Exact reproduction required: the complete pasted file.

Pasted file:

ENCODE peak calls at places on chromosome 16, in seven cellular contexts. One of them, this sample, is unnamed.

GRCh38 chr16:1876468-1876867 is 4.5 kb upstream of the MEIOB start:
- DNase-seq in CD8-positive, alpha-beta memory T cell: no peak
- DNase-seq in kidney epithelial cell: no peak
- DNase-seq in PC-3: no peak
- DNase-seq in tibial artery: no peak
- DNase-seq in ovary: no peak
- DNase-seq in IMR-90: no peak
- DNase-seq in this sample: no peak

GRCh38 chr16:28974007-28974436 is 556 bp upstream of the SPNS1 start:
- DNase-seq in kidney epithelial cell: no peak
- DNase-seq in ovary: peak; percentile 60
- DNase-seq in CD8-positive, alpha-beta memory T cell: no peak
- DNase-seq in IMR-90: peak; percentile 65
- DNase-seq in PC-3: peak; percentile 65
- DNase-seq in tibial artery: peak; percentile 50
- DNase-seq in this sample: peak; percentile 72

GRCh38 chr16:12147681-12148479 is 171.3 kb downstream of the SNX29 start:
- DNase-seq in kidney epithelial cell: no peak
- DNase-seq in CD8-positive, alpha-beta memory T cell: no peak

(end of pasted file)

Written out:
ENCODE peak calls at places on chromosome 16, in seven cellular contexts. One of them, this sample, is unnamed.

GRCh38 chr16:1876468-1876867 is 4.5 kb upstream of the MEIOB start:
- DNase-seq in CD8-positive, alpha-beta memory T cell: no peak
- DNase-seq in kidney epithelial cell: no peak
- DNase-seq in PC-3: no peak
- DNase-seq in tibial artery: no peak
- DNase-seq in ovary: no peak
- DNase-seq in IMR-90: no peak
- DNase-seq in this sample: no peak

GRCh38 chr16:28974007-28974436 is 556 bp upstream of the SPNS1 start:
- DNase-seq in kidney epithelial cell: no peak
- DNase-seq in ovary: peak; percentile 60
- DNase-seq in CD8-positive, alpha-beta memory T cell: no peak
- DNase-seq in IMR-90: peak; percentile 65
- DNase-seq in PC-3: peak; percentile 65
- DNase-seq in tibial artery: peak; percentile 50
- DNase-seq in this sample: peak; percentile 72

GRCh38 chr16:12147681-12148479 is 171.3 kb downstream of the SNX29 start:
- DNase-seq in kidney epithelial cell: no peak
- DNase-seq in CD8-positive, alpha-beta memory T cell: no peak